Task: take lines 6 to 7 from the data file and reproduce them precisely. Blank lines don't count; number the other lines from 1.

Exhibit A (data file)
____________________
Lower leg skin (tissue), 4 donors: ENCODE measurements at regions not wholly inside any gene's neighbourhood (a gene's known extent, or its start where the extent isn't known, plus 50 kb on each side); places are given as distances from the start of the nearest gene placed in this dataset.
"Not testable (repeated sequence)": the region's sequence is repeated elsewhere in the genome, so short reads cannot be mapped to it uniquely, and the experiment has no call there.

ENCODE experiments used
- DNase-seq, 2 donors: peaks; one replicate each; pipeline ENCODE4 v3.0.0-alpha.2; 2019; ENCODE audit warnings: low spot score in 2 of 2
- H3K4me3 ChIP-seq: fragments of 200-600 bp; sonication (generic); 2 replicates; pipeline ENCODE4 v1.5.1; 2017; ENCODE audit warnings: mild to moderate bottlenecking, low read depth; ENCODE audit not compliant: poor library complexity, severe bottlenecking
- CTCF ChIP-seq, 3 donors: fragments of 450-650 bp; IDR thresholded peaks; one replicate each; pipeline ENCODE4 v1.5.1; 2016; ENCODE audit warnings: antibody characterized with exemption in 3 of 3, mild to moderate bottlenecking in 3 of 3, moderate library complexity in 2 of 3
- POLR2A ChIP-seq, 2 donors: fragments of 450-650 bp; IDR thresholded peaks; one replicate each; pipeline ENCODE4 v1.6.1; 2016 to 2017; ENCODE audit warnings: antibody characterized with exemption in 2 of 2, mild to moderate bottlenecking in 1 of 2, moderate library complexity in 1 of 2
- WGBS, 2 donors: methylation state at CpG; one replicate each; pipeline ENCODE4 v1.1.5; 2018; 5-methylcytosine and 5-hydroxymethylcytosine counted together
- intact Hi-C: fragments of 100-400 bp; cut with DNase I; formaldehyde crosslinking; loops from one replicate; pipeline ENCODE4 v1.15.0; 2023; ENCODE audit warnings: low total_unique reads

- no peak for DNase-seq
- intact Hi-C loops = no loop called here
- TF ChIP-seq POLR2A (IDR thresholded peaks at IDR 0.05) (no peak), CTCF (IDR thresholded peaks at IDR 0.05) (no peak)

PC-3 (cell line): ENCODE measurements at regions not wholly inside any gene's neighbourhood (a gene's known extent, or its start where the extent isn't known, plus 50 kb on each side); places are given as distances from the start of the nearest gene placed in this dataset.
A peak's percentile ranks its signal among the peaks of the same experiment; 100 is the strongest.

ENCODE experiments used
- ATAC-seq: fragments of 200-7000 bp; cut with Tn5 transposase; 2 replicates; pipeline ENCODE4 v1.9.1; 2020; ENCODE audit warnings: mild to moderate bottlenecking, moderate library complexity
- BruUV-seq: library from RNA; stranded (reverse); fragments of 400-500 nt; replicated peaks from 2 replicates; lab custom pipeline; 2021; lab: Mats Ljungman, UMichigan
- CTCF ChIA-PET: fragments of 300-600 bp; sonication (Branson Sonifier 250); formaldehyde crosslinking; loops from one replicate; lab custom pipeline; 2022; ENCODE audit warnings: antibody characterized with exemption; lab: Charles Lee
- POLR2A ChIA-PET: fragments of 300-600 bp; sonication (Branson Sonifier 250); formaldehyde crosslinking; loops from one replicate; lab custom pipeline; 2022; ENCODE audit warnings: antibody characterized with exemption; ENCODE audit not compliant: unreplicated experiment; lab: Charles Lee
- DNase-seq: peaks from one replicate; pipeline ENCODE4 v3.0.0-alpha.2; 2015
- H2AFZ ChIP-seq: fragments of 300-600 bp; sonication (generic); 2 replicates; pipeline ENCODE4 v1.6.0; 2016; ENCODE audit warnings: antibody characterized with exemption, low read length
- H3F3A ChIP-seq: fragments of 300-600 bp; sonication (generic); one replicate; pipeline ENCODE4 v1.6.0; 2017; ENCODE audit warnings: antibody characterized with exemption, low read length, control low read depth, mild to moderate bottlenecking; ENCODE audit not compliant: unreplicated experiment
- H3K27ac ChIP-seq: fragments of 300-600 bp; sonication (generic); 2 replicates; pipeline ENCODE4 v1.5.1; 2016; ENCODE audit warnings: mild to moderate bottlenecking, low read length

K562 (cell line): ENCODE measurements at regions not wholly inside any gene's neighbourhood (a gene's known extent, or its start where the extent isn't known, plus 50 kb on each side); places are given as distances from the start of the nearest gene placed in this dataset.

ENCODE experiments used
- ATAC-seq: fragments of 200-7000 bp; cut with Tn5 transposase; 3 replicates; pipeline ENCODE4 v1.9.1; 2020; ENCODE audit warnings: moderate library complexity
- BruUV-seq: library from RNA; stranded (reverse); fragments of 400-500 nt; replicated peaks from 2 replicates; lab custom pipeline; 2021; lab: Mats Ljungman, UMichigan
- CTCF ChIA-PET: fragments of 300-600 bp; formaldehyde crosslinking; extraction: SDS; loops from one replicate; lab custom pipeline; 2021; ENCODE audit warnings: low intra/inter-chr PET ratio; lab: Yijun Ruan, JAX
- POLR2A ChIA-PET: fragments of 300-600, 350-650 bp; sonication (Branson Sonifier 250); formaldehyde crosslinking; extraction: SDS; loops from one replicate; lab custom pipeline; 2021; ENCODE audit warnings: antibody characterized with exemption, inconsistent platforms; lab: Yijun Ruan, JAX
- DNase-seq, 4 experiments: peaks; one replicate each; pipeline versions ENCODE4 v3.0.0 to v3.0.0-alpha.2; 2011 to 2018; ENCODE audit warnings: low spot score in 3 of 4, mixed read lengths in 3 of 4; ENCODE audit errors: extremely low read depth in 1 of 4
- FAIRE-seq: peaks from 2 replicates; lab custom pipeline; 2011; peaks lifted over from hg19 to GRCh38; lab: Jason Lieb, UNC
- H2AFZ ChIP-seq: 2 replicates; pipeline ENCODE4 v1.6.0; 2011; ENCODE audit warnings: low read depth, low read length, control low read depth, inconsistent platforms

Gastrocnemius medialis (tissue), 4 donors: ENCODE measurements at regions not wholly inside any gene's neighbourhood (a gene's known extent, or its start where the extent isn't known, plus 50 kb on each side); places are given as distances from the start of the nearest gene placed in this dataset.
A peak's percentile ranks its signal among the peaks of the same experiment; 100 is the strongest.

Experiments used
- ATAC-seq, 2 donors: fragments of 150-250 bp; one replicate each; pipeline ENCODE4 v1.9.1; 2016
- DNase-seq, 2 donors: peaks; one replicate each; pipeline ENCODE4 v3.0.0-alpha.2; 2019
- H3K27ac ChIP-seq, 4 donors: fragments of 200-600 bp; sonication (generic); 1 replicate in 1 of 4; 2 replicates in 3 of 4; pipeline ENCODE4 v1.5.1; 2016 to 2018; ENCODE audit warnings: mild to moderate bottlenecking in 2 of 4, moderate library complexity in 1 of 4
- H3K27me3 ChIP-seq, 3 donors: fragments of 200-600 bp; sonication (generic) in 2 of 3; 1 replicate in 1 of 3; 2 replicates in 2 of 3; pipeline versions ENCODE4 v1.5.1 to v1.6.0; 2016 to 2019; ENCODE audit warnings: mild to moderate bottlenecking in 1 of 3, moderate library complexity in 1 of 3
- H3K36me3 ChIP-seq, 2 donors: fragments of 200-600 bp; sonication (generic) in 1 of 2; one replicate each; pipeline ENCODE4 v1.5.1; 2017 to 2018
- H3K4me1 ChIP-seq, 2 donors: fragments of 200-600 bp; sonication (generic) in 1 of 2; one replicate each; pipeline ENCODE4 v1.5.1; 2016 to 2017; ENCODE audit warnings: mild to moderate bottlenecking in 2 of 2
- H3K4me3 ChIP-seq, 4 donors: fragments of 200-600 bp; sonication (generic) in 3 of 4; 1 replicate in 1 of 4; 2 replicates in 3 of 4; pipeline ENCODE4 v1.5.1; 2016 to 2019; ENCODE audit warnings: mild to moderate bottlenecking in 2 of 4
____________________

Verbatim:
- CTCF ChIP-seq, 3 donors: fragments of 450-650 bp; IDR thresholded peaks; one replicate each; pipeline ENCODE4 v1.5.1; 2016; ENCODE audit warnings: antibody characterized with exemption in 3 of 3, mild to moderate bottlenecking in 3 of 3, moderate library complexity in 2 of 3
- POLR2A ChIP-seq, 2 donors: fragments of 450-650 bp; IDR thresholded peaks; one replicate each; pipeline ENCODE4 v1.6.1; 2016 to 2017; ENCODE audit warnings: antibody characterized with exemption in 2 of 2, mild to moderate bottlenecking in 1 of 2, moderate library complexity in 1 of 2